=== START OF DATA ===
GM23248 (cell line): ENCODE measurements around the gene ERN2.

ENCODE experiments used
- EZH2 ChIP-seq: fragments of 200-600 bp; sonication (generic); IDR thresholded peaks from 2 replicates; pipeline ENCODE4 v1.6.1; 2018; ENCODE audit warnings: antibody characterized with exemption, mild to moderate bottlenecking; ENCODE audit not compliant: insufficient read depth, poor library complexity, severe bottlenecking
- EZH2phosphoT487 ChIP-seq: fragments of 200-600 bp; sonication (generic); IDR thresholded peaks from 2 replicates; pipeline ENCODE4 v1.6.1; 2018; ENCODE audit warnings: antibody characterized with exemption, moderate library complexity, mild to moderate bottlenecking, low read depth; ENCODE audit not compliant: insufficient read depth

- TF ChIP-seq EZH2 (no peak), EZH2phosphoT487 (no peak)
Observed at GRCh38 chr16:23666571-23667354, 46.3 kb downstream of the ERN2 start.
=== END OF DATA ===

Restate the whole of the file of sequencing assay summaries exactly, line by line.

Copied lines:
GM23248 (cell line): ENCODE measurements around the gene ERN2.

ENCODE experiments used
- EZH2 ChIP-seq: fragments of 200-600 bp; sonication (generic); IDR thresholded peaks from 2 replicates; pipeline ENCODE4 v1.6.1; 2018; ENCODE audit warnings: antibody characterized with exemption, mild to moderate bottlenecking; ENCODE audit not compliant: insufficient read depth, poor library complexity, severe bottlenecking
- EZH2phosphoT487 ChIP-seq: fragments of 200-600 bp; sonication (generic); IDR thresholded peaks from 2 replicates; pipeline ENCODE4 v1.6.1; 2018; ENCODE audit warnings: antibody characterized with exemption, moderate library complexity, mild to moderate bottlenecking, low read depth; ENCODE audit not compliant: insufficient read depth

- TF ChIP-seq EZH2 (no peak), EZH2phosphoT487 (no peak)
Observed at GRCh38 chr16:23666571-23667354, 46.3 kb downstream of the ERN2 start.